Europe should protect people, not borders, in refugee crisis
U.S. needs to shoulder a bigger share of the burden, expert says at Vienna panel discussion on refugee policy
Refugee experts speaking Sunday during a panel discussion at the Burgtheater in Vienna may not have directly addressed the political context, but the big gains made by Germany’s far-right Alternative für Deutschland party (AfD) in three state elections show that the pressure is on to find a European solution to refugee crisis.
The elections were characterized as a referendum on German Chancellor Angela Merkel’s open-door policy, with protest votes propelling the AfD into the legislature in Saxony-Anhalt, Baden-Württemberg and Rhineland Palatinate. A renewed surge of refugees this coming summer could give the AfD — along with similar parties in other countries — even more traction in upcoming elections.
Anti-refugee demonstrators march near the Austria-Slovenia border near Spielfeld in November 2015. (photo by author)
Right-wing populist leaders like Hungarian Prime Minister Viktor Orbán are just waiting for German Chancellor Angela Merkel’s policy of welcoming refugees to fail. Such a failure would represent an opportunity for right-wing authoritarian parties to grasp more power across Europe, said panelist Gerhard Knaus, chairman of the European Stability Initiative, a think tank that helps shape regional refugee policy.
Has compassion yielded to fear?
With yet another summit approaching, panelist Melissa Fleming, spokesperson for the UN High Commissioner for Refugees, said Europe must stand firm against political pressure from the right.
“The focus should be on protecting people, not borders,” said Fleming. Referring to a massive Oct. 3, 2015 rally at Vienna’s Heldenplatz, Fleming said it wasn’t so long ago that compassion was winning over fear. “Now, fear is winning, but surveys show there’s still a lot of compassion in Europe. It’s just not well organized,” Fleming said, urging Europe to look in the mirror before it’s too late.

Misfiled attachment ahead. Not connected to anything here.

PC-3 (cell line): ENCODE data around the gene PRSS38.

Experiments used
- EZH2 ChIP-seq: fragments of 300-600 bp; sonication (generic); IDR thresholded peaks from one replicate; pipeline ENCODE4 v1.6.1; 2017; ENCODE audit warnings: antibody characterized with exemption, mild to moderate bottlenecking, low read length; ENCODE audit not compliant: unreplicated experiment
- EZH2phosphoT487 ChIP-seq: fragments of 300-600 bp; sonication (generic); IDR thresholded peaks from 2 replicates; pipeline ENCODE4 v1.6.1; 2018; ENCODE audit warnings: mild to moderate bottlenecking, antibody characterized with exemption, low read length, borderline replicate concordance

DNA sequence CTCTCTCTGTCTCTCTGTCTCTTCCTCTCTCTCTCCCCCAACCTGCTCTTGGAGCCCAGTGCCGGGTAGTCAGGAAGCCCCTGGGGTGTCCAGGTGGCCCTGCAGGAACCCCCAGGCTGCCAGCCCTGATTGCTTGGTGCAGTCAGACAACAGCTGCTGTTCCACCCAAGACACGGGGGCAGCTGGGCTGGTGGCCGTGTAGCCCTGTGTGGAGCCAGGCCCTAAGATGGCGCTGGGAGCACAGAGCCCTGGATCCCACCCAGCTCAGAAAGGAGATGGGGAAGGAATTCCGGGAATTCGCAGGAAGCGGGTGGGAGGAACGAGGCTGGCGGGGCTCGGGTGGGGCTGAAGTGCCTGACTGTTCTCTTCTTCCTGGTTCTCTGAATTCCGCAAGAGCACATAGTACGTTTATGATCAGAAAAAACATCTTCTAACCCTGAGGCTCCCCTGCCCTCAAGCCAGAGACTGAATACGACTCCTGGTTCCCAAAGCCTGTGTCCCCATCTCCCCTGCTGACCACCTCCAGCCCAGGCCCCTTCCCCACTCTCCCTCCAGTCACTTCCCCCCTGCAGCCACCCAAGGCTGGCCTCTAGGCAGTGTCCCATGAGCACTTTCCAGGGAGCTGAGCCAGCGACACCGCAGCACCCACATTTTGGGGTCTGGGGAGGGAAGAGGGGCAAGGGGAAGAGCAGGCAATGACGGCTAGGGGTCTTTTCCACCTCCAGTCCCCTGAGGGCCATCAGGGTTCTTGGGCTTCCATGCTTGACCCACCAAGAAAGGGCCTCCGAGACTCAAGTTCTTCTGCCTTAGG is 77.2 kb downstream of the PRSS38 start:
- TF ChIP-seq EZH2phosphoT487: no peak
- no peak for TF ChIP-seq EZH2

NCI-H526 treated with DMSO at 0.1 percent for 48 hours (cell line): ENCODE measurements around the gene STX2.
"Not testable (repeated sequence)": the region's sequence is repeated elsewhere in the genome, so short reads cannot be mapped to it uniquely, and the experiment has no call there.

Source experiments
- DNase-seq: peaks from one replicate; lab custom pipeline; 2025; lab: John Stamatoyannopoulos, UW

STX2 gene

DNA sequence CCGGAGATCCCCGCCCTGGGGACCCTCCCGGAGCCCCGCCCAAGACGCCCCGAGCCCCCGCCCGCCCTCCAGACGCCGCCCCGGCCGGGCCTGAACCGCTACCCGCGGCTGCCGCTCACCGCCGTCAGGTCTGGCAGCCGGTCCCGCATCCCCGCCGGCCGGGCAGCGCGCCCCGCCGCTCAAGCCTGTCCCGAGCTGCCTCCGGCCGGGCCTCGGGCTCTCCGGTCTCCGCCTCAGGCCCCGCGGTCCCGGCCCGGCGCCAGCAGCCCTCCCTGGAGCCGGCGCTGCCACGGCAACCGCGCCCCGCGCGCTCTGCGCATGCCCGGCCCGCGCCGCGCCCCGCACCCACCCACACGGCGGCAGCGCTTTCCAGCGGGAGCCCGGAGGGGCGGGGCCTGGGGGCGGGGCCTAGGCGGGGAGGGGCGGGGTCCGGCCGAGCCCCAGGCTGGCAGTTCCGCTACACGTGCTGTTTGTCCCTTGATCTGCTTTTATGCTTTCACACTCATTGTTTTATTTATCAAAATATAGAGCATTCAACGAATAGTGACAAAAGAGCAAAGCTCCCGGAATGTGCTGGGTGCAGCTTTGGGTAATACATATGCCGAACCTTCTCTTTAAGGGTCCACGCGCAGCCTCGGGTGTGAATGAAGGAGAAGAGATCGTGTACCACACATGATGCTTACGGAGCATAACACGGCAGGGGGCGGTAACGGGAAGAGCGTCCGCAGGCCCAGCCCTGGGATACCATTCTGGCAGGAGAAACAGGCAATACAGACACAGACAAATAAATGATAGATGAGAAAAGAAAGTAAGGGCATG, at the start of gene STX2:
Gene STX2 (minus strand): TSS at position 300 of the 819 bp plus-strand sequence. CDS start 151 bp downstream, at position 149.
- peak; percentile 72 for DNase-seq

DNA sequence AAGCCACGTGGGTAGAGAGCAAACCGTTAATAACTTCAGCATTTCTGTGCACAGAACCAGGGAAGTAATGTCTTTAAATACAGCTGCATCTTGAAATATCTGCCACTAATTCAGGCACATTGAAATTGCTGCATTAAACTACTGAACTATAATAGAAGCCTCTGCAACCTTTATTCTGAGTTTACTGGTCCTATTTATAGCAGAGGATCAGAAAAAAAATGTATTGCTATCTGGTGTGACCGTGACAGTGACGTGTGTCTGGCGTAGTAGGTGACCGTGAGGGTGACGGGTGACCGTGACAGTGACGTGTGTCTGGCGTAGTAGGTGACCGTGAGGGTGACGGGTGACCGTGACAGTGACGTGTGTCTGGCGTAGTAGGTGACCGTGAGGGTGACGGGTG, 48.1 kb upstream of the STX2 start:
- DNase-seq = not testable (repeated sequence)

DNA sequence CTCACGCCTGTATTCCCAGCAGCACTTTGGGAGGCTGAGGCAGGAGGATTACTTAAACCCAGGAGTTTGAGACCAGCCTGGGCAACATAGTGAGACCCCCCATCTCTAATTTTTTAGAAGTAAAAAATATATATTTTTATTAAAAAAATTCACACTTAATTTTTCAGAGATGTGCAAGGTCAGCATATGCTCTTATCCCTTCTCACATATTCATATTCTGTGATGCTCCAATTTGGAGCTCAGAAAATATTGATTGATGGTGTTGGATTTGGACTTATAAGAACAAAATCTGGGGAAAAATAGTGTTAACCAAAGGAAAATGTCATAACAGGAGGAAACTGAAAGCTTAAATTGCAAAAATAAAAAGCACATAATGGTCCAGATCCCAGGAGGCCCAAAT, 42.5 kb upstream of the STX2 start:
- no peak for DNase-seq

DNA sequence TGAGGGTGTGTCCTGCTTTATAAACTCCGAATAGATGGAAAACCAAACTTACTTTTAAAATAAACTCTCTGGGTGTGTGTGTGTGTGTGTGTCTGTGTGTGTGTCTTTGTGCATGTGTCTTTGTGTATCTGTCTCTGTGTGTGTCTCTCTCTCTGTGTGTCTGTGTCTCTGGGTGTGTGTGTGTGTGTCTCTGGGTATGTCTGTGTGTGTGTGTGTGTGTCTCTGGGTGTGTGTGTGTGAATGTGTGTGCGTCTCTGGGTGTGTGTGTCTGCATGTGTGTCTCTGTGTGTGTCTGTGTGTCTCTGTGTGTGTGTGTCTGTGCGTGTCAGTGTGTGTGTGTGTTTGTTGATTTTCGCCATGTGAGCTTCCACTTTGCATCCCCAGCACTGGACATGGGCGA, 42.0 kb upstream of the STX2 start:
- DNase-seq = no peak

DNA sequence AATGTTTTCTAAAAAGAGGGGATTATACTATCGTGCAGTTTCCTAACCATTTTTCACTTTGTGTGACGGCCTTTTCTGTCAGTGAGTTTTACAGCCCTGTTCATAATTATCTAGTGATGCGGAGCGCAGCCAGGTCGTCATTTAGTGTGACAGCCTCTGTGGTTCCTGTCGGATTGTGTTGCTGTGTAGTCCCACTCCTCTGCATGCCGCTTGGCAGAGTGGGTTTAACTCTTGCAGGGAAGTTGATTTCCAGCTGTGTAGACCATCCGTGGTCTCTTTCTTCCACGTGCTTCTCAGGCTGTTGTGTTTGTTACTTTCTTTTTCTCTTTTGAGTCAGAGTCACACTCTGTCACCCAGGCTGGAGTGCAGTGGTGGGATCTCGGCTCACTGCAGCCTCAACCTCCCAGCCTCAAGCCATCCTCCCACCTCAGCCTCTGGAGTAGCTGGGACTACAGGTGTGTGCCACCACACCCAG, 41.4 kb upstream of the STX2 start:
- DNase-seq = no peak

The panel discussion, sponsored by the ERSTE Foundation, Der Standard and the Institut for Human Sciences, was aimed at trying to find ways to deal with the growing global flow of displaced people and, more specifically, several million Syrian war refugees who have sought asylum in Europe over the past year.
Along with Fleming, the session featured Johannes Hahn, EU Commissioner for European Neighborhood Policy and Enlargement Negotiations, Kilian Kleinschmidt, adviser to the Austrian government in refugee issues, Gerald Knaus, chairman of the European Stability Initiative and Randall Hansen, political scientist at the Munk School of Global Affairs at the University of Toronto.
The U.S. needs to “step up to the plate”
Hansen, one of the world’s top academic experts on refugees and migration, drew the biggest round of applause during the discussion when he said that the United States must play a bigger role in dealing with the refugee crisis.
“The United States largely created this problem,” he said, “through an illegal, immoral and absolutely unnecessary invasion of Iraq that destabilized the state system in the Middle East,” led to the refugee crisis and the emergence of ISIS. He believes the U.S. needs to take responsibility for those consequences.
“Fifty percent of the world’s refugees are under the age of 18. We have millions of young people … in refugee camps who disappear into the cities, who have no hope, no perspective, no education,” Hansen continued. “And the demagogues of the world, like Donald Trump, and even some sensible people … raise concerns about the security threat of refugees.”
Leave millions of young men in the global south with no hope, no education, no future [and] you will have a security crisis. I will guarantee you it will come home to Europe and North America.
– Randall Hansen, political scientist,
Munk School of Global Affairs
at the University of Toronto
What should the EU do in the short-term and long-term?
An Austrian soldier watches warily as a youngster tries to engage him play at the border of Austria and Slovenia near Spielfeld in November 2015. (photo by author)
Overall, the European Union need to be bolstered against political crises, said Johannes Hahn, a former Austrian government official who now is the EU Commissioner for European Neighborhood Policy and Enlargement Negotiations.
“The EU is a fair-weather institution,” Hahn said. “When it gets stormy, we reach our institutional limits,” he said. Securing Europe’s external border should be a high priority because it would citizens a greater sense of security, which in turn could give governments more room to negotiate a pan-European solution to the refugee crisis.
Europe and the rest of the world could also do more to address the refugee and migration issue at a proactive structural level, said Kilian Kleinschmidt, an advisor to the Austrian government in refugee issues. He believes the money now used for development aid in the global south should be redirected toward addressing some of the economic root causes of the refugee crisis and the larger issue of economic migration. The fact that the problems are growing is a clear sign that global economic inequality has not been addressed in a meaningful way, Kleinschmidt said.
[A previously published version of this article stated incorrectly that the panel discussion was held in the Hofburg. The event was held at the Burgtheater.]